What is this (Moss like) species of Plant?

Hi all, my name is Lee and I'm new to this Forum. I was hoping one of you gardening enthusiasts or experts may be able to help me.
For a number of years now I have been trying to source and alternative to moss for my Japanese Garden. Some worked but most had their flaws, but through trial and error I have found one that works well. The trouble is I dont know what it is called.
I bought it from a nursery in late summer 2012 but it didnt have a tag and the nursery assistant didnt know. I attach a picture in the hope that one of you may be able to help me identify it.
Its characteristics are that it is light green (almost aurea), its groundcovering, with a heather type appearance (but I'm pretty sure its not a heather species), it only appears to reach about 3-4 inches in height and is mat forming.
Any advice on what species it is (so that I can order a batch of them in the spring) would be gratefully received.
Many thanks Lee
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Lee Mac

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This isn't a forum. This is usenet and your are seeing our posts because Gardenbanter steals our posts without the permission of the posters and posts them on it's site
I was hoping one of

I know I've seen it and should know the name of it, but I can't recall it. Sorry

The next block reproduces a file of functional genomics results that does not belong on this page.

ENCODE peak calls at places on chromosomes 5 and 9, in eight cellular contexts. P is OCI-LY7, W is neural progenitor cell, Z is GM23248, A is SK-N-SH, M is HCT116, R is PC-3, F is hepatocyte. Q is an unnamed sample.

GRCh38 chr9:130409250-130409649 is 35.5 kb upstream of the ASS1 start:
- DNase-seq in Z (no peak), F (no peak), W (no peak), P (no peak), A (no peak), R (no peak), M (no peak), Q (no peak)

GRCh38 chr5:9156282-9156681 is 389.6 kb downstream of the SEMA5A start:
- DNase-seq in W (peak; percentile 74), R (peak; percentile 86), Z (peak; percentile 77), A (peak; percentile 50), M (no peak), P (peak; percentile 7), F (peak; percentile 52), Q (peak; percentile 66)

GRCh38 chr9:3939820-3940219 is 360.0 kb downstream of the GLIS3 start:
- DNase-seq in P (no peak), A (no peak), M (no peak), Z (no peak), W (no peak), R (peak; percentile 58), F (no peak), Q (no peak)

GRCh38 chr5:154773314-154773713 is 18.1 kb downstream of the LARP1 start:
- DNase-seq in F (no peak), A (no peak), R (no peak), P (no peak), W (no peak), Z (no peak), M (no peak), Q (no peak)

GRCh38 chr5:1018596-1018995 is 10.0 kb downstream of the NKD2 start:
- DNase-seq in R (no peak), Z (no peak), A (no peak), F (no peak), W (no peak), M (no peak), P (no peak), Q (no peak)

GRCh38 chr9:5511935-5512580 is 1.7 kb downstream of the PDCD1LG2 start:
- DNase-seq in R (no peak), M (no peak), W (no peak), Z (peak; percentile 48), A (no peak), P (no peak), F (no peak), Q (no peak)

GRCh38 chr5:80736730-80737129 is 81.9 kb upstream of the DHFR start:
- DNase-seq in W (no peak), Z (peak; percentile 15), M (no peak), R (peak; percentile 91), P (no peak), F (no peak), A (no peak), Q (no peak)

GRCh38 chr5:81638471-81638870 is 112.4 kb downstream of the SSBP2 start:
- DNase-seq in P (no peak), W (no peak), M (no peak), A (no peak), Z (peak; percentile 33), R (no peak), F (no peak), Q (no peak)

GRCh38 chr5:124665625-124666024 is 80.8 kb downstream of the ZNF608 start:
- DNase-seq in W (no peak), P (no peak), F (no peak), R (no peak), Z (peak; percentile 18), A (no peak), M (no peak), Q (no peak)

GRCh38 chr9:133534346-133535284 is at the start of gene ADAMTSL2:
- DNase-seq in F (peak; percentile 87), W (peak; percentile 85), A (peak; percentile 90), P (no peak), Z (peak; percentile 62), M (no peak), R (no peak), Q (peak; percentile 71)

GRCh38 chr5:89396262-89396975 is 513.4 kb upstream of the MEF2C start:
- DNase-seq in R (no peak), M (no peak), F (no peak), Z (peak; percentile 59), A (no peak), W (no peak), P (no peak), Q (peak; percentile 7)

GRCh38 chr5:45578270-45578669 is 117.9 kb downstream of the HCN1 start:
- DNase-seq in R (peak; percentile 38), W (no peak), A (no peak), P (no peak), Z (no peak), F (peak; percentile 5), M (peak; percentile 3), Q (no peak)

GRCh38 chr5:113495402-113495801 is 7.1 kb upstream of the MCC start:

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wrote:

Looks like you might have Selaginella kraussiana, golden spikemoss, Krauss's spikemoss, African Clubmoss. It's native to the Canaries, Azores and parts of Africa. It's not a true moss, but a relic of the oldest extant vascular plant division, the Lycophyta. They're spore bearing, like mosses, but they have microphylls, leaves with a single vascular trace, unlike all the other vascular plants.
If you've been to the Museum of Natural History in London, you may have noticed some strikingly patterned columns -- some of them are copies of the patterns of giant Lycophyte trunks, like Lepidodendron, of the Carboniferous.
Anyhow, Selaginellas are cool plants, imo. S. kraussiana is probably the easiest for most people to grow, but you might try some different species, too. My favorite goes by the common name "peacock fern" or "rainbow moss", though it's no more a fern than a moss: S. uncinata. The foliage is iridescent.
Kay
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Kay Lancaster;977308 Wrote: > On Thu, 24 Jan 2013 19:56:04 +0000, Lee Mac > snipped-for-privacy@gardenbanter.co.uk wrote:-

> in

> Azores and

> extant

> mosses,

>

> the

Good morning Kay
Thank you for your detailed response, it is good to now have a name to put to the plant, it is much appreciated. I'll take a look at your suggested alternative as well before ordering a batch in the spring.
Thanks again Lee
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Lee Mac


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wrote:

There are several species of Selaginella in commerce, and you might want to try them all -- they all have slightly different textures and colors, and of course,cultural requirements. In addition, there are several different cultivars of S. kraussiana, all with slightly different colorations.
S. kraussiana has become a bad weed in New Zealand, so it can get out of hand.
Kay
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